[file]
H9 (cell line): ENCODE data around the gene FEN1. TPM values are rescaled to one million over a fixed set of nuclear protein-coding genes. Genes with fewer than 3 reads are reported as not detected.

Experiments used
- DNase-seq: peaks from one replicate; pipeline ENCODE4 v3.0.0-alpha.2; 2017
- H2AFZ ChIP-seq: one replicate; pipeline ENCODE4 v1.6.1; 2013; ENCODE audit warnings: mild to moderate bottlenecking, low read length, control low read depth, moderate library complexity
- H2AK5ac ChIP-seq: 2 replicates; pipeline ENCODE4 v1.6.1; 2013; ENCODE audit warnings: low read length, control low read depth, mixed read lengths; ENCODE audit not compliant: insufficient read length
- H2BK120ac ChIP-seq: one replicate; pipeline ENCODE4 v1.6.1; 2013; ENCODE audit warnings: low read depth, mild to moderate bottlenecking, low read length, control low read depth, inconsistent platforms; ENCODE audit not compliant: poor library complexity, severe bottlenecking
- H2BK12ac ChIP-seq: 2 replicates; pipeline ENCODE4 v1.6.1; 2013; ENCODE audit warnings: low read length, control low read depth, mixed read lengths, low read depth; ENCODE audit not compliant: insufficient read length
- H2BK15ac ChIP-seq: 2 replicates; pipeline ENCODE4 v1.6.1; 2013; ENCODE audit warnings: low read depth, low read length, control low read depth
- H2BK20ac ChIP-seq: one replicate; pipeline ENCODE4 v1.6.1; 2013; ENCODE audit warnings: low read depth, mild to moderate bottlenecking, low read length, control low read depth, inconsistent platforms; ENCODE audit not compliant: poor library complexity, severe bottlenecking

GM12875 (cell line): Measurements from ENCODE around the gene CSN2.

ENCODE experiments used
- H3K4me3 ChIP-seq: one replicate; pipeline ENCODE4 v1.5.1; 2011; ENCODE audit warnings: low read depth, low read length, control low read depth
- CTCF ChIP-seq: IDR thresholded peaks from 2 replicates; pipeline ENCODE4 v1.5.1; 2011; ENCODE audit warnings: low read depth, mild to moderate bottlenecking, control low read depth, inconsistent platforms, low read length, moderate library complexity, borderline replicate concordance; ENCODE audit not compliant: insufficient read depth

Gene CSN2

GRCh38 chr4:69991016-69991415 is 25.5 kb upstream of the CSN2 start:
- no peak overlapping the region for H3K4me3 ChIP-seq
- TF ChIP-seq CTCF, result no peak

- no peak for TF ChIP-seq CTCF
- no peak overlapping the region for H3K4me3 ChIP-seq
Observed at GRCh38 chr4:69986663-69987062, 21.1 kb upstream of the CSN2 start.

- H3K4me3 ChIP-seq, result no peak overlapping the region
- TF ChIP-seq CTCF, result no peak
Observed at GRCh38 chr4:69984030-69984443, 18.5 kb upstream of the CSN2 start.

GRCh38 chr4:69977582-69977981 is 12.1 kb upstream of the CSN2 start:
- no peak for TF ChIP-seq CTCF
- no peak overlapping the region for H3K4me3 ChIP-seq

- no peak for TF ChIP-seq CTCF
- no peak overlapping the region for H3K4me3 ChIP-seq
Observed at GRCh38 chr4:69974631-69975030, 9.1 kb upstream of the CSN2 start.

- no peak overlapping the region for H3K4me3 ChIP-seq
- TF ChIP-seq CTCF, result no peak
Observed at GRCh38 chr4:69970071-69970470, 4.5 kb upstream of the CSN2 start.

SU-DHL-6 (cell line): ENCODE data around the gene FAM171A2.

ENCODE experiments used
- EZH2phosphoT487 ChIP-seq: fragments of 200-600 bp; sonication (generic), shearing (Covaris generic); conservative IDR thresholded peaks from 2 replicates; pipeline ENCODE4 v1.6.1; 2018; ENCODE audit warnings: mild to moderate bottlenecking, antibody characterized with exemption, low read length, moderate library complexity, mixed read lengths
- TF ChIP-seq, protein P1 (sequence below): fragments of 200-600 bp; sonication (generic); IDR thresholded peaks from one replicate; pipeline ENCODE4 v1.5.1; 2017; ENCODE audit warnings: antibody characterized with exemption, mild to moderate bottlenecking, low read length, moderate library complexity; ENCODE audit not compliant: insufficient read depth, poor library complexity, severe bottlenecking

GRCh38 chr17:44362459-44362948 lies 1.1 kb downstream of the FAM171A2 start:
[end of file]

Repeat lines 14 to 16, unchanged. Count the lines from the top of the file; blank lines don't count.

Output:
Gene CSN2

GRCh38 chr4:69991016-69991415 is 25.5 kb upstream of the CSN2 start:
- no peak overlapping the region for H3K4me3 ChIP-seq